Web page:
Postpartum depression can affect women after the birth of a baby. Here’s what to say and not say to your loved one.
A new baby usually brings much joy and happiness. But sometimes the increased stress of a new baby in addition to hormone fluctuations and changes to a woman’s body can bring about sadness, depression, anxiety or a sense of helplessness in the new mom.
Sometimes the new mom realizes these changes. Sometimes not. That’s when it’s up to her loved ones to support her and get her the help she needs.
Rebecca Siegel, Ph.D., clinical psychologist with Norton Women’s Mental Health Services, shares insight into postpartum depression and how you — as a friend, sister, mother, colleague or partner — can support someone who might be experiencing it.
First, the signs:
- Sadness and frequent crying
- Loss of interest in doing things she used to enjoy
- Difficulty sleeping, even when the baby is sleeping
- Or sleeping too much/difficulty getting out of bed
- Difficulty concentrating or having trouble making decisions
- Feeling guilty or worthless
- Trouble functioning, doing things for either herself or the baby
- Trouble attaching to or responding to the baby
For some women, it is easy to pass these signs off as “baby blues,” which occurs in the majority of women after delivering a baby. Dr. Siegel explains that the primary difference between baby blues and postpartum depression centers on the duration and severity of the signs.
“As much as 20 percent of women will experience some form of postpartum depression, and this percentage is even higher when other mood and anxiety disorders are considered,” Dr. Siegel said. “A new mom may experience any or all of these symptoms and they may gradually increase in the days, even months, after the birth of her baby.”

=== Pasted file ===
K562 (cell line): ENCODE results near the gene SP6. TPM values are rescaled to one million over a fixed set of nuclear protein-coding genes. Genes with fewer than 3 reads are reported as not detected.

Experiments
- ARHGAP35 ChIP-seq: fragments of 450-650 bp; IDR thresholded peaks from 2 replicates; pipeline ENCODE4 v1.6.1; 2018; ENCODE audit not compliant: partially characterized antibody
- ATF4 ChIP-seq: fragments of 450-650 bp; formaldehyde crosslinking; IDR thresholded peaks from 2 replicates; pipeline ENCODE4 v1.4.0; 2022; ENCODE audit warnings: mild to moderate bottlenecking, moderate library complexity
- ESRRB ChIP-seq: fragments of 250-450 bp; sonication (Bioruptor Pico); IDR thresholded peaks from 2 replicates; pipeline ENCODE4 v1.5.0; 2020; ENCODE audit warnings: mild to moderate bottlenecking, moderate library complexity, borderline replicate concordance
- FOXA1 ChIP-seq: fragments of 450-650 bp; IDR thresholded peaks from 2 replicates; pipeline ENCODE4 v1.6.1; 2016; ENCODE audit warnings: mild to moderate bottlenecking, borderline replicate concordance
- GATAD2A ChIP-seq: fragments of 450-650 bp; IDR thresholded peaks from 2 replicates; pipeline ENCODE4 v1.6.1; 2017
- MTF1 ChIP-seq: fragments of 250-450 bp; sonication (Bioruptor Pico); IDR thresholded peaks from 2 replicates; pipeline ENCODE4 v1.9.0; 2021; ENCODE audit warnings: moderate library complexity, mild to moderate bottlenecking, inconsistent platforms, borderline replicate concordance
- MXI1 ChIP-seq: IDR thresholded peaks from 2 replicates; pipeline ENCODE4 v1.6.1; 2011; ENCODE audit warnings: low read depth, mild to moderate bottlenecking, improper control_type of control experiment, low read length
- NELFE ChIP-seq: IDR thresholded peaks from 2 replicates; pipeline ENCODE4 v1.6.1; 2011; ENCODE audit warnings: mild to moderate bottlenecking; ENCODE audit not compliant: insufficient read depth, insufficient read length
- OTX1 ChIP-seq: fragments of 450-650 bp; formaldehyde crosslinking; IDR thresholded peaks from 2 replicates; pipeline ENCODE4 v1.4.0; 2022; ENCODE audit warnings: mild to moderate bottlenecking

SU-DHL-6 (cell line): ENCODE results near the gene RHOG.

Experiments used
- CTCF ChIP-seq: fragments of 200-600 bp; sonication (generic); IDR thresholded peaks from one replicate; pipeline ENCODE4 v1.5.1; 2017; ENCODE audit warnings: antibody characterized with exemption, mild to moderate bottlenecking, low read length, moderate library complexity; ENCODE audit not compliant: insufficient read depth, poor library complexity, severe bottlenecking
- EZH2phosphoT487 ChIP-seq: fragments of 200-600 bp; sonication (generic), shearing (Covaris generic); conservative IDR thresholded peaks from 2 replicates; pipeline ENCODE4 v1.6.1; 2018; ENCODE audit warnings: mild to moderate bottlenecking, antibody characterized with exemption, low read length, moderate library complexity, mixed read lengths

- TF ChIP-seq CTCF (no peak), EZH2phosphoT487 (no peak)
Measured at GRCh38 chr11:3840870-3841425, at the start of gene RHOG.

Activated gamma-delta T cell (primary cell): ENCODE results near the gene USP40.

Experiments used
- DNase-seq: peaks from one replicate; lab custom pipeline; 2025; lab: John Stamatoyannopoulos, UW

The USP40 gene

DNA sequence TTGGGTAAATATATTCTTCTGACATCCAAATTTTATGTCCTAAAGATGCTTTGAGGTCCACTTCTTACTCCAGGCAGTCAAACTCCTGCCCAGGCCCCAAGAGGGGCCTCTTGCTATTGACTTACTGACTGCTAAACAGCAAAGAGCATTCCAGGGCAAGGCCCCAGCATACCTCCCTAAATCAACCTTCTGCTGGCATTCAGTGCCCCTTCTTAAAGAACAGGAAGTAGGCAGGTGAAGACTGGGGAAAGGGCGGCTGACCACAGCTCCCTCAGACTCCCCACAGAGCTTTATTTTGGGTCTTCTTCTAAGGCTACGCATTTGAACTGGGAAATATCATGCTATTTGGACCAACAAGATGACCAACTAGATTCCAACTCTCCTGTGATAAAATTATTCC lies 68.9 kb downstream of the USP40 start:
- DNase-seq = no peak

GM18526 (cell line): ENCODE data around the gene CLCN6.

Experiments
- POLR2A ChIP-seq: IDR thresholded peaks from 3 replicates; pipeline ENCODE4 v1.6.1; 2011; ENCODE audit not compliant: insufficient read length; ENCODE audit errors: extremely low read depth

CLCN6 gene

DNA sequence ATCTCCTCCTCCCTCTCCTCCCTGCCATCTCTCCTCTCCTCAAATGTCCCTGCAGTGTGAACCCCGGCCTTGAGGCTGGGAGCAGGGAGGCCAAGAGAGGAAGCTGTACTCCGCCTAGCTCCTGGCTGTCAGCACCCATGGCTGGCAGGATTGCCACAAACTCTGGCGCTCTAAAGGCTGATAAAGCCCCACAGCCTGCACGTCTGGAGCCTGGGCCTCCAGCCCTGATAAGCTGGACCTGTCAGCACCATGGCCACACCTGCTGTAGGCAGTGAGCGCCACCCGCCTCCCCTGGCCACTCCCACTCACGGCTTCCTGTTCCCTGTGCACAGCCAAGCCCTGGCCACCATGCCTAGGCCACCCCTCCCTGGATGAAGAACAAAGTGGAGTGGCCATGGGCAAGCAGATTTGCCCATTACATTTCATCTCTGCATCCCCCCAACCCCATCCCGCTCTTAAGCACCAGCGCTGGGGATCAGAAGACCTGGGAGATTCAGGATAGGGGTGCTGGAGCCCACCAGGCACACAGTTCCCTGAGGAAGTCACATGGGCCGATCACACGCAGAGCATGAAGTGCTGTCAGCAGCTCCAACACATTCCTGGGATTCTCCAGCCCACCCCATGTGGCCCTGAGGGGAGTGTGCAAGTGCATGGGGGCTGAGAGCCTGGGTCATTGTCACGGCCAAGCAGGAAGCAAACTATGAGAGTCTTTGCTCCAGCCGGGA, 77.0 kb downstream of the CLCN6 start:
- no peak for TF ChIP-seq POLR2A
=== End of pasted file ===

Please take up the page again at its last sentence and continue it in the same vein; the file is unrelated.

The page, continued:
Anxiety also can be a concern. Anxiety may take the form of worry or fear of harm coming to the baby, or fear the mother may harm the baby herself either accidentally or on purpose.
If you sense that a new mom is struggling or you are starting to see behavior that doesn’t seem “normal,” start by listening and empathizing with her.
Things you shouldn’t say:
- It’s just baby blues; all new moms feel that way
- You just need a massage
- Stop worrying
- You’re baby is healthy — you should be happy!
- Everything will be fine
“You never want to express to a woman going through any type of depression or mood disorder that this is just all in their head,” Dr. Siegel said. “Depression and anxiety are difficult to understand, especially for someone who hasn’t dealt with it personally. But you never want to minimize the feelings she is having.”
Here are a few recommendations from Dr. Siegel on how you can help:
Listen: Women want to feel supported and like they are not alone. The symptoms they are experiencing often will cause them to isolate themselves from others. Try to get her to open up.
Empathize: If you’ve never experienced postpartum depression, you might feel you can’t begin to understand what she’s going through. However, you don’t have to travel her path to empathize with her. You can do this by putting aside your opinions, listening objectively and validating her feelings.
Ask questions: Ask questions about how she feels. Often the first thing women need and want is someone to talk to them while at the same time listening.
Reassure her: Let her know how well she’s doing taking care of the baby and that you’ll get through this together.
Give her some alone time: Offer to watch the baby while she does something for herself, such as taking a nap or getting some exercise. Better yet, develop a schedule that allows her to plan for some “me time” so that she doesn’t have to ask for time away.
Know when to seek help: The first step to getting care should be the new mom’s OB/GYN. He or she can identify what is going on and if further treatment or a specialist is needed. If a situation arises and you feel the mom could harm herself or the baby, always seek emergency intervention, which could include calling 911.
Norton Women’s Mental Health Services cares for women with postpartum depression as well as other mental health needs. For more information, call (502) 899-6220 or visit NortonHealthcare.com/WomensCounseling.